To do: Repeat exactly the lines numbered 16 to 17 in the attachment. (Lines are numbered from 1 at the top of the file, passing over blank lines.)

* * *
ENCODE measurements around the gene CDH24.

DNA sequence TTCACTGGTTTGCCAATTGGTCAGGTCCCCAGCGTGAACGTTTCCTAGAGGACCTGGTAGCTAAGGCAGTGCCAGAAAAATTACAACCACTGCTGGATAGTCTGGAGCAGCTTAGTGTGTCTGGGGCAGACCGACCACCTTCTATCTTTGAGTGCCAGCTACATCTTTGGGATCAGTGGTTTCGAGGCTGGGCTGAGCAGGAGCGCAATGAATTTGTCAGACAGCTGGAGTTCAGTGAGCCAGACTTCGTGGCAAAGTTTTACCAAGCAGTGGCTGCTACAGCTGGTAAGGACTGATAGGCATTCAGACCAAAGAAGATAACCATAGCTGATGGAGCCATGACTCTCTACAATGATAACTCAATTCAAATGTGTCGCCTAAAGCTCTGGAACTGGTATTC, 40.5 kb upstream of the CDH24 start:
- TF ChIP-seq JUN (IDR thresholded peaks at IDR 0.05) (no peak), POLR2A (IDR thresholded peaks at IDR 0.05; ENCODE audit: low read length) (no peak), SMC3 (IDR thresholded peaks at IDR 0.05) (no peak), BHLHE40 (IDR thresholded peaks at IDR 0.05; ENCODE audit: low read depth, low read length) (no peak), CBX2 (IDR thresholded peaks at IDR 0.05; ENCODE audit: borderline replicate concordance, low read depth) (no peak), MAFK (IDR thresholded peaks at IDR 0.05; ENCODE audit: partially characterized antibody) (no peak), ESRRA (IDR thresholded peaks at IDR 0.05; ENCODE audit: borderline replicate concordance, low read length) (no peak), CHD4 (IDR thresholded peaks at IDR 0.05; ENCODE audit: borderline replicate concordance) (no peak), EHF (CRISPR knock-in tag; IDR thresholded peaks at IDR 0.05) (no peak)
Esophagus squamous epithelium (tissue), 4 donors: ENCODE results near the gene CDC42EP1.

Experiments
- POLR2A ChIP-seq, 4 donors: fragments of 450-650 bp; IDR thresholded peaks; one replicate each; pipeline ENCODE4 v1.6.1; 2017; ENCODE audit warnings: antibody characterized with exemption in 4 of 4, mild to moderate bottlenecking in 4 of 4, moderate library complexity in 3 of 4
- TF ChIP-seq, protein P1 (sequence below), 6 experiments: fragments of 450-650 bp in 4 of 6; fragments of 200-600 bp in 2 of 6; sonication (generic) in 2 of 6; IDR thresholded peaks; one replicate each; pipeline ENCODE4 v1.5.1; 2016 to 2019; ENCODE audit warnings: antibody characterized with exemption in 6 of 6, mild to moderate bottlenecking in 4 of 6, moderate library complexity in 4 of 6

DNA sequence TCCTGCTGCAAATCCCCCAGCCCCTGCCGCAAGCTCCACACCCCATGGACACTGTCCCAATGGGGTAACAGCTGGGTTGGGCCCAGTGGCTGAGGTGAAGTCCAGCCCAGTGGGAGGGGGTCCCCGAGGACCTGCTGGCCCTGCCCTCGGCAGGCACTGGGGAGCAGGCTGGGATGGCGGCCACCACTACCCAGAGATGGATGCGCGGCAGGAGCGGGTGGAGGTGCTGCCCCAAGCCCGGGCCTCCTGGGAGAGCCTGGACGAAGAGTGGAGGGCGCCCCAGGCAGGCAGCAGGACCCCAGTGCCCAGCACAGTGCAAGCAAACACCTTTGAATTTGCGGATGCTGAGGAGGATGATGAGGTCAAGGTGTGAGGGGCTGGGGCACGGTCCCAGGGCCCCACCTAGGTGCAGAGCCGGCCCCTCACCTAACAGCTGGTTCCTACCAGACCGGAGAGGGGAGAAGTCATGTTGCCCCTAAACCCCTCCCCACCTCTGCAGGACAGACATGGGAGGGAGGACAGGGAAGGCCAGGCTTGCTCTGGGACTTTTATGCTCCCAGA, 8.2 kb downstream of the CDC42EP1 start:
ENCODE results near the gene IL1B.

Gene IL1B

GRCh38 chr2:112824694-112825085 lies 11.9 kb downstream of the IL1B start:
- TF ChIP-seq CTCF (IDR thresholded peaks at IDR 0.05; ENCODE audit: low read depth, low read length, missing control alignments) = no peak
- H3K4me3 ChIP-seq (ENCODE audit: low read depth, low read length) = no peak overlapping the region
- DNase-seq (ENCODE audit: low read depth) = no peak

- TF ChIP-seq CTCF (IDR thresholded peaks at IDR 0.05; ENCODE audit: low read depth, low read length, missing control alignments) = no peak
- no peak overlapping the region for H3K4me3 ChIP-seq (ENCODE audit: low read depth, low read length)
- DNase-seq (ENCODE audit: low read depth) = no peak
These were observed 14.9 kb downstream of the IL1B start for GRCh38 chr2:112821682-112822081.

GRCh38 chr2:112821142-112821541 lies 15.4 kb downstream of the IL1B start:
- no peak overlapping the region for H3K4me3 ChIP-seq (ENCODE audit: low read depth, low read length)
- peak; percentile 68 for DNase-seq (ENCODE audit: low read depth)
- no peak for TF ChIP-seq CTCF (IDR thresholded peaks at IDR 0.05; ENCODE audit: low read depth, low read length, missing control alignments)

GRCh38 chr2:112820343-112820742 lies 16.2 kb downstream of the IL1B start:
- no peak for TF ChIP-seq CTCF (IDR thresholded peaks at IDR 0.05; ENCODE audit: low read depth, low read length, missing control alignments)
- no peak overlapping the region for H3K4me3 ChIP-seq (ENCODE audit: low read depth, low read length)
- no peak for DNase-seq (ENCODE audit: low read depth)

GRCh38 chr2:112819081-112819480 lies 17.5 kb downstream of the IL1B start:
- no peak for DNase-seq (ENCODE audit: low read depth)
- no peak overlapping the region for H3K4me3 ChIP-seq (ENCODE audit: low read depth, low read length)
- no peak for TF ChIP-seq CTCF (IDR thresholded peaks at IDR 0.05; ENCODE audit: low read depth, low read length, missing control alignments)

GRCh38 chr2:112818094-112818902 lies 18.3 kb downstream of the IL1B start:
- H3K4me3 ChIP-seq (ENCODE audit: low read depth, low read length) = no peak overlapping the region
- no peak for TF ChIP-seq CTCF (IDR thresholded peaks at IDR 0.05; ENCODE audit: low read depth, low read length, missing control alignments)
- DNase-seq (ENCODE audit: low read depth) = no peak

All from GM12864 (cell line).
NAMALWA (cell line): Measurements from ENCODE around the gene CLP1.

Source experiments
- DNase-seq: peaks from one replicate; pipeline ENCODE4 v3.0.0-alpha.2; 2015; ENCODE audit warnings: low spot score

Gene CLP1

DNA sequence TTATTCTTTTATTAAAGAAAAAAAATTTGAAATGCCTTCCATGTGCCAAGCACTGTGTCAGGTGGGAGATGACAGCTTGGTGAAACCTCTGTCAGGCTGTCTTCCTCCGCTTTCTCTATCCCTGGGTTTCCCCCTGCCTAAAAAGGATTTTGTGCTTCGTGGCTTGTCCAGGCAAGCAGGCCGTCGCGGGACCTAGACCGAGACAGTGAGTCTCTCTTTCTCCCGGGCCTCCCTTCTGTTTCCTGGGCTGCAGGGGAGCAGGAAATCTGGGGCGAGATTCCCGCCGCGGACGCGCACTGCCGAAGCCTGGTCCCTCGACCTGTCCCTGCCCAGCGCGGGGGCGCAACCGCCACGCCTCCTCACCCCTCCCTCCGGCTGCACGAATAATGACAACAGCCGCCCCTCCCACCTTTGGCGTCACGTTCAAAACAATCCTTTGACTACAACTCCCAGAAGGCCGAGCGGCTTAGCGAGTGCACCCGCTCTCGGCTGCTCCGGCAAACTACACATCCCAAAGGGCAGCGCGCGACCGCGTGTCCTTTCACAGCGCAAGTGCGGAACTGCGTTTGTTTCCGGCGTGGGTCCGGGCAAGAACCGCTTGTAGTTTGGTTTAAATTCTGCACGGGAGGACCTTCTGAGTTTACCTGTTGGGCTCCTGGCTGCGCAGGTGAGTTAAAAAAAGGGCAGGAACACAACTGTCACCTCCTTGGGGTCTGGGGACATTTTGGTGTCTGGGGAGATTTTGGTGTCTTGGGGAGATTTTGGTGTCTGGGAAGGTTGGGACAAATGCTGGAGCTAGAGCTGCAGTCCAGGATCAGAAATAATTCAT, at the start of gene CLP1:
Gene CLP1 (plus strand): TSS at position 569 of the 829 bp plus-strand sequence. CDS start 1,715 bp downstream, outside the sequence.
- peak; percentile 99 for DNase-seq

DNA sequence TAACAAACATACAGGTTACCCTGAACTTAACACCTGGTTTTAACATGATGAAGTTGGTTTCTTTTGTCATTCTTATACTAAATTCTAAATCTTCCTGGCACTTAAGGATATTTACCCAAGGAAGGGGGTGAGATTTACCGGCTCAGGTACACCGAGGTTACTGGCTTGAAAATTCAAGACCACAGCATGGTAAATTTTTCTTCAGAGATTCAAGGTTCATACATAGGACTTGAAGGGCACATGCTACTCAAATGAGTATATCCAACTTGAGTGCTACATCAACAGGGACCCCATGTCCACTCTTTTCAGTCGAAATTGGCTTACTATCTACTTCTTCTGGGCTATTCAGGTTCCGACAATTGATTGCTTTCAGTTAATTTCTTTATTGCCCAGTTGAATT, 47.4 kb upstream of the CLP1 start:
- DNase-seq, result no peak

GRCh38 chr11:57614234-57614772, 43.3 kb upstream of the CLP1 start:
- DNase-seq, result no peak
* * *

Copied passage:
- no peak overlapping the region for H3K4me3 ChIP-seq (ENCODE audit: low read depth, low read length)
- DNase-seq (ENCODE audit: low read depth) = no peak